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Corruption in Nigeria: Judiciary stands out

National Bureau of Statistics (NBS) released its first ever crime and corruption survey last Thursday in Abuja rating the police and customs, as well as utility companies such as the Power Holding Company of Nigeria (PHCN) as the country’s most corrupt institutions. Surprisingly, the nation’s courts were rated as one of the least.

Not many of the businesses turned to the justice system to resolve their disputes – only 20 per cent – but of those who did, 84 per cent were satisfied with their experience.

The businesses were split, however, over their access to information within the legal system. Thirty-eight per cent felt they were adequately informed, while 27 per cent said they were not.

It should be noted that most businesses did not use the legal system at all. Five per cent said their avoidance was deliberate, as the courts were just too lengthy and expensive.

Nigerian entrepreneurs, like their counterparts outside the industry, did not trust their public institutions. Though anti-corruption body, the EFCC, was the most highly rated agency among businesses, it only garnered 51 per cent of their votes. The media fared no better, with 43 per cent. Scores went down even further when the respondents were asked to rate the honesty of institutions.

The EFCC, still the highest, got 38 per cent of the vote, while the media nabbed 25 per cent.

While the popular belief is that corruption helps to ‘grease the wheels’ and move bureaucratic systems along, the report said that the prevalence of corruption in the country’s public institutions was actually hindering development.

For one thing, bribes were often paid for no specific reason and without any particular effect. Many businesses reported that they paid bribes as a matter of course, and often, more than once to the same individuals and institutions.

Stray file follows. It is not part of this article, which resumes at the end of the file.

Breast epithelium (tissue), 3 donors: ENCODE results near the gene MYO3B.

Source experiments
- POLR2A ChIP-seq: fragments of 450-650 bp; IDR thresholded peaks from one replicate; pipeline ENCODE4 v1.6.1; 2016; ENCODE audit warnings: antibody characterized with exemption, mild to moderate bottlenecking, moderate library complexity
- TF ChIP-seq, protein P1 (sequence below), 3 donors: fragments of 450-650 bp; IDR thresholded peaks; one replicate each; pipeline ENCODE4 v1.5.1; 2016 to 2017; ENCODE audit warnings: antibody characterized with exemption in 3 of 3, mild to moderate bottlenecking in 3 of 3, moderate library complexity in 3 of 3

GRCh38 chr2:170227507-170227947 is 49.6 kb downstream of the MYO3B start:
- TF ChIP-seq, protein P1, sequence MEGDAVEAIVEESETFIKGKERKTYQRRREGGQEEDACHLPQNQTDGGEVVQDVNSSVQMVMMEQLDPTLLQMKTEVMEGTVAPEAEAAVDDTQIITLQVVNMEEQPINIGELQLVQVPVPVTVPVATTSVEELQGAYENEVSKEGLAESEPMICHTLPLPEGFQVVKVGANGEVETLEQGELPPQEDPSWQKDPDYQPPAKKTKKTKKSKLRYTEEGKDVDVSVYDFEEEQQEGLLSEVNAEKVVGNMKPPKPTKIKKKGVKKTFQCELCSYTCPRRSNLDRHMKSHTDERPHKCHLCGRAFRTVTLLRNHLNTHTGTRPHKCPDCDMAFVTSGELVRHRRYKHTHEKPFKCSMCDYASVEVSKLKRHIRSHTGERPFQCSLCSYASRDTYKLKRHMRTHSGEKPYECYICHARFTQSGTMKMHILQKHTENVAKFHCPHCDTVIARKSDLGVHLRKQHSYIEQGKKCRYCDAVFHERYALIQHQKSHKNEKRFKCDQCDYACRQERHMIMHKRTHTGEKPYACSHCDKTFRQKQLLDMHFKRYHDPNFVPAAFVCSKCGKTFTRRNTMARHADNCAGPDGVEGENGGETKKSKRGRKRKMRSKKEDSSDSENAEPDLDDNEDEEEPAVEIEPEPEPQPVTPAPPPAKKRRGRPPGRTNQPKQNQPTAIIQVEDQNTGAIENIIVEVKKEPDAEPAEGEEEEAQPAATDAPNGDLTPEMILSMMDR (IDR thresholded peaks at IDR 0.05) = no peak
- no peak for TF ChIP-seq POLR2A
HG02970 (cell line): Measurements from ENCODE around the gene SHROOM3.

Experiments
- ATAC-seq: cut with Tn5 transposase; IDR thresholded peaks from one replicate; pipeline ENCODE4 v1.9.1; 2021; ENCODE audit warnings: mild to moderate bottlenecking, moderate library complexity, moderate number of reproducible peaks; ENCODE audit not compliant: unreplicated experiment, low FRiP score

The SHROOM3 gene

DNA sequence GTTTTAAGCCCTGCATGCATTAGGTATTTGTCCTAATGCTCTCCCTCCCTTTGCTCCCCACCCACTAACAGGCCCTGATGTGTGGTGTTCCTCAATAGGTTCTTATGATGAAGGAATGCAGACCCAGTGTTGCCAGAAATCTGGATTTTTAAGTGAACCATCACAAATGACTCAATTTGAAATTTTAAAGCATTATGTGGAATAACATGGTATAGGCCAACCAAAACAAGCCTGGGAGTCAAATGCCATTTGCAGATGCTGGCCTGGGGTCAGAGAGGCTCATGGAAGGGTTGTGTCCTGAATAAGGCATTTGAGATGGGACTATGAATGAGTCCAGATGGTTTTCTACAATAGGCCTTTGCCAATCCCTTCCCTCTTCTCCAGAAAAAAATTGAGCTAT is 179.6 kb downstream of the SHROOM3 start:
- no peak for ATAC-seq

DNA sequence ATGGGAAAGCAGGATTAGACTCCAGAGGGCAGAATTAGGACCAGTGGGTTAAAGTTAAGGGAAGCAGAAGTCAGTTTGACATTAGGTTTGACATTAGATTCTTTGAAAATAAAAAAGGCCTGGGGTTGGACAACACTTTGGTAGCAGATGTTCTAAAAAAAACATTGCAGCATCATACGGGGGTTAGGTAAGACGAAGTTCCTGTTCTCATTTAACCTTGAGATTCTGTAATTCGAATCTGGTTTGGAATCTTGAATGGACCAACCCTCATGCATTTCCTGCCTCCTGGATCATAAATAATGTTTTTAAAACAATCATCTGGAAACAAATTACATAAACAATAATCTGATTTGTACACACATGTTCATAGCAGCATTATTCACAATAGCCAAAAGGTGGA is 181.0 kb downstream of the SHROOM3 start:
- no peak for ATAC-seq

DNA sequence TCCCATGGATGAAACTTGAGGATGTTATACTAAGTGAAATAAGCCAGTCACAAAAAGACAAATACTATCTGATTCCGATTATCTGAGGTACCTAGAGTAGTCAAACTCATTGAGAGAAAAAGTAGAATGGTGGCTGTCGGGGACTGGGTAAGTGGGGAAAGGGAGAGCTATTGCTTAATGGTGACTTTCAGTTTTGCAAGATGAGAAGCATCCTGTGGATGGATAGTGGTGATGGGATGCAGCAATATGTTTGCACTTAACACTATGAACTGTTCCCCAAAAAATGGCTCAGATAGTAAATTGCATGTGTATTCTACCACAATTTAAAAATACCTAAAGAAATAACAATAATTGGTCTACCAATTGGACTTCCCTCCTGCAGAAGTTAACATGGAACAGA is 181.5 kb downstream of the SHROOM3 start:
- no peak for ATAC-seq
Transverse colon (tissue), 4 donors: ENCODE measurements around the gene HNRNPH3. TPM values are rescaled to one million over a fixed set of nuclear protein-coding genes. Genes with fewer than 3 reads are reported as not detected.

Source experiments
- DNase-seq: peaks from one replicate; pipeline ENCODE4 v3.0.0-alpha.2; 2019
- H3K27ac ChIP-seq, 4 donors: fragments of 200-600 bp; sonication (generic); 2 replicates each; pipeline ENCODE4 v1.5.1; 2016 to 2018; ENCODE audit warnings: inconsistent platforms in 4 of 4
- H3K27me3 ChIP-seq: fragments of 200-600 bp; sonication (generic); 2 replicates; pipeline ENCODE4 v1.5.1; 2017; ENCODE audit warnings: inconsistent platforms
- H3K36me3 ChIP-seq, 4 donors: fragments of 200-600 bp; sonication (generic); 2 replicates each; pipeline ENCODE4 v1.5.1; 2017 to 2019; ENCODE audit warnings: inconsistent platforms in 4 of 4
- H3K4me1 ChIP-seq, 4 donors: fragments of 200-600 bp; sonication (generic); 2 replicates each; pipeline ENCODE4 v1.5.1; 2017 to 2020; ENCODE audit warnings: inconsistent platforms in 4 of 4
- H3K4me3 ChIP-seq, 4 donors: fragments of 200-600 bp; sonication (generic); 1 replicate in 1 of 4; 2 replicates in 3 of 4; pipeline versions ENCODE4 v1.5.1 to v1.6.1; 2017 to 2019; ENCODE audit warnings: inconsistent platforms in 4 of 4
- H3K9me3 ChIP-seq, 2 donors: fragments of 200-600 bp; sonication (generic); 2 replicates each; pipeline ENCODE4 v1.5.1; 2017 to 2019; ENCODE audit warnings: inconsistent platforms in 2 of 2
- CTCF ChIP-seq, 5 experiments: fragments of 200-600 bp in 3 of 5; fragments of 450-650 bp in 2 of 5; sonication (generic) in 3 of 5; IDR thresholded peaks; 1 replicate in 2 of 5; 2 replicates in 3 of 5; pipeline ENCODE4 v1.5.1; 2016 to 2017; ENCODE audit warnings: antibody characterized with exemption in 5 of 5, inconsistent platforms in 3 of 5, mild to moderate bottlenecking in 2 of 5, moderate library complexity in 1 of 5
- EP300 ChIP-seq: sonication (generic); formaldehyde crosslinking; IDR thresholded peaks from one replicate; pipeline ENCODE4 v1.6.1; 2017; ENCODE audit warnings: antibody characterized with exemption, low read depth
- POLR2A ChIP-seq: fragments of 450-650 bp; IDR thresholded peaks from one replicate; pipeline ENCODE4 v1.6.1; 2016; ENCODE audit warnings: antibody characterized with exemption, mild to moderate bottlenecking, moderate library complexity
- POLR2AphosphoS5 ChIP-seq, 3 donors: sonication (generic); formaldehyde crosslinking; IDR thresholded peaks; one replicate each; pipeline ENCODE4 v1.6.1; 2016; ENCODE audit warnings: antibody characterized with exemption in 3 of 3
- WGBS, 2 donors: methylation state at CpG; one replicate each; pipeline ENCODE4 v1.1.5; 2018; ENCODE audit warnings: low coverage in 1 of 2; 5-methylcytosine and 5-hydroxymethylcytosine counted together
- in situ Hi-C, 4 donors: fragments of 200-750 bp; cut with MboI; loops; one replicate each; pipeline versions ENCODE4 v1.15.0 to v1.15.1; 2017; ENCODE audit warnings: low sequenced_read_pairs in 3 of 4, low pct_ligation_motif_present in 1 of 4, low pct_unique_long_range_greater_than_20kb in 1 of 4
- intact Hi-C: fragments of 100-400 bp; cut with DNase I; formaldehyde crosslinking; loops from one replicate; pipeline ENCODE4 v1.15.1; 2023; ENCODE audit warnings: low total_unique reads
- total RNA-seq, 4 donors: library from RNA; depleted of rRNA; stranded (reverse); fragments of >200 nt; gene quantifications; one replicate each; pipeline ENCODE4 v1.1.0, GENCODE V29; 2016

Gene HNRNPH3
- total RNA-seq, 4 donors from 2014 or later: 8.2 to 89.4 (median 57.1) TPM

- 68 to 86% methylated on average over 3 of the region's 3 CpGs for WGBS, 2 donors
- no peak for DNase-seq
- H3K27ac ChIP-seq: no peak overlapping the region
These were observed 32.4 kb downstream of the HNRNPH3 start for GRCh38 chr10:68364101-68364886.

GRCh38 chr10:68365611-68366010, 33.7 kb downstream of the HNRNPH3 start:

Bribes also disproportionately fell on small-scale enterprises which reported paying more frequently, though in smaller amounts, than their larger counterparts.

Organizers warned that the actual numbers might be much higher, as many businesses would not even say whether they had been asked for bribes or not. Few businesses reported these incidents to law enforcement, as many felt no action would be taken.

As Goodluck Jonathan’s administration steps up its anti-crime campaign, it would be gratified to know that few businesses saw bribery in a positive light. Most agreed that the country would be better run with its elimination.

Hopes of more to come

The report was conducted in 2007 with funding from the European Union and the United Nations Office of Drugs and Crime (UNODC) and operated in conjunction with the Economic and Financial Crimes Commission (EFCC). It was released in December last year after donor organisations reviewed the data.

Organisers hope to stage another survey to update the report’s information. However, E. G. Thomas, assistant chief statistician at the NBS, said they had to wait for funds.

“This is the first survey on crime and it will be used as baseline data.” Mr Thomas said. “We know that since the survey, there have been a lot of changes in government and the structure of things. But we have no way of knowing whether there has been any improvement or not. Except we conduct a survey, we cannot know authoritatively.”